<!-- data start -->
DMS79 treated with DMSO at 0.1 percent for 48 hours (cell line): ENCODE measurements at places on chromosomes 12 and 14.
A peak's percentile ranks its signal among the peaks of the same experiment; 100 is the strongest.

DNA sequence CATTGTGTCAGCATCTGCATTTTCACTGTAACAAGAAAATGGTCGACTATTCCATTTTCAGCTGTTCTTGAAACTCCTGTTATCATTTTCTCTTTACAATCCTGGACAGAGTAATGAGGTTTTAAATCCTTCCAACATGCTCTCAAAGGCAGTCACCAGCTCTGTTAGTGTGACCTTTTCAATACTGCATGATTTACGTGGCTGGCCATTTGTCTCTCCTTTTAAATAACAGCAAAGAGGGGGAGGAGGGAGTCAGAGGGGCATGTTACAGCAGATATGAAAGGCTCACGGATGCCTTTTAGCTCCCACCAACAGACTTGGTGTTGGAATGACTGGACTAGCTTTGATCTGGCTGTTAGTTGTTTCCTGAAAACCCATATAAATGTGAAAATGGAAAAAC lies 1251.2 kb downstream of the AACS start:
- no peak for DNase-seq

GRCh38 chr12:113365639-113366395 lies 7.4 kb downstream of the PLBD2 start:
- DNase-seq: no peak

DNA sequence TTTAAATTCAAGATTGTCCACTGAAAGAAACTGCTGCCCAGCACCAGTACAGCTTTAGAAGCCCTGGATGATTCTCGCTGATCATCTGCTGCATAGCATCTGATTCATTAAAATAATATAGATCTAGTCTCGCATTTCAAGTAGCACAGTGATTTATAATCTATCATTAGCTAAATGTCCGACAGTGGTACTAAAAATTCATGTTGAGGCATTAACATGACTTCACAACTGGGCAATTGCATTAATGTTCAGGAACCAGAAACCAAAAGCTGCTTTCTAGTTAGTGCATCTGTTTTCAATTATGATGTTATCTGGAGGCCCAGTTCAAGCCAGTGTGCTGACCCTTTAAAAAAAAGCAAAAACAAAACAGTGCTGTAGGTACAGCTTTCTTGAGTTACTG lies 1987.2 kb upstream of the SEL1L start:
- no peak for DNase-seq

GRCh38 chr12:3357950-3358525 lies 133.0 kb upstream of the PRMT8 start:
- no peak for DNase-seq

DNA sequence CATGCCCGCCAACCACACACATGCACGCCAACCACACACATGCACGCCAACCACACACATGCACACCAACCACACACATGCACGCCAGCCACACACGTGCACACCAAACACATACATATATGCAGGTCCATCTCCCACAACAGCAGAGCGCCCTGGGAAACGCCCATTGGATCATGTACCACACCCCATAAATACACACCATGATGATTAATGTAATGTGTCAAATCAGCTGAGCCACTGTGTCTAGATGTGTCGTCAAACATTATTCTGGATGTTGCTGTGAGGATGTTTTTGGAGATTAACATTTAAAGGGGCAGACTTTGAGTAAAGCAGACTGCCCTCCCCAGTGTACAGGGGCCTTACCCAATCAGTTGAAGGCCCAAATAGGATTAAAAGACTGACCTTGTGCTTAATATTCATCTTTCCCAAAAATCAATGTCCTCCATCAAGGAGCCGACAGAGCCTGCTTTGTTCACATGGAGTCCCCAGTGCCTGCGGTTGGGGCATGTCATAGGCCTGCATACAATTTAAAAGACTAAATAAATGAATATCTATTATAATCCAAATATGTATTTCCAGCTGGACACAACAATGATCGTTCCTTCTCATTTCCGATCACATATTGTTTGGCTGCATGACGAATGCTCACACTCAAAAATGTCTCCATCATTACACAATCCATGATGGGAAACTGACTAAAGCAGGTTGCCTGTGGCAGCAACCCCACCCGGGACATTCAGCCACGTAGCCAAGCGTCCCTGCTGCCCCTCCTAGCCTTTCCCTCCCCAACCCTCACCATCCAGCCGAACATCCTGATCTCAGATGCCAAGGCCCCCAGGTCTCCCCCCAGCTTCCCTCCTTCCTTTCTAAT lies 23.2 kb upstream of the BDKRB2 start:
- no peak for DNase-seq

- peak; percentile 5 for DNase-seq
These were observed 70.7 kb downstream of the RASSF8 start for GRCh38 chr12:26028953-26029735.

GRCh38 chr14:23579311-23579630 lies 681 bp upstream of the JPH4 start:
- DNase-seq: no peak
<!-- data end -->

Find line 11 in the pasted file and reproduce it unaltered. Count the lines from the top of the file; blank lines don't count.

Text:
DNA sequence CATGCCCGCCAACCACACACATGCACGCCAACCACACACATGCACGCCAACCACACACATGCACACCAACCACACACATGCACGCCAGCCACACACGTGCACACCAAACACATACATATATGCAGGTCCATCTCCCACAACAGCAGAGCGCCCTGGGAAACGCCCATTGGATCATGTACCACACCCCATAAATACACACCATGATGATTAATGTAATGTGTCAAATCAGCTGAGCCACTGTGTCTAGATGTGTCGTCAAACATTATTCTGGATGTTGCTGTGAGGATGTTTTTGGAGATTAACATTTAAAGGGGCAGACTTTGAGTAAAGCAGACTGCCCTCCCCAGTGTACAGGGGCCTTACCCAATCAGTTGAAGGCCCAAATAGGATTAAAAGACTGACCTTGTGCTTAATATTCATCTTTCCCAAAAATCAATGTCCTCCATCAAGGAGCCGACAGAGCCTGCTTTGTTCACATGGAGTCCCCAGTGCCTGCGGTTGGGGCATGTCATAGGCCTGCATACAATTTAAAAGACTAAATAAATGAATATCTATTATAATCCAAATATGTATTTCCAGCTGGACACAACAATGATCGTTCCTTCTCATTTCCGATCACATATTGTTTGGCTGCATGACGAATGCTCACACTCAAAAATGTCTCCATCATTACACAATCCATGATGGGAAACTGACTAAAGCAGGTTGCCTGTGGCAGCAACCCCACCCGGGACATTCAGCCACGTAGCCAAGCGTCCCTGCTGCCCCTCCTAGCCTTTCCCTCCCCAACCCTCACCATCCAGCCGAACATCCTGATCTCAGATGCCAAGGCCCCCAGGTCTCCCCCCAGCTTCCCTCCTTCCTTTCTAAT lies 23.2 kb upstream of the BDKRB2 start: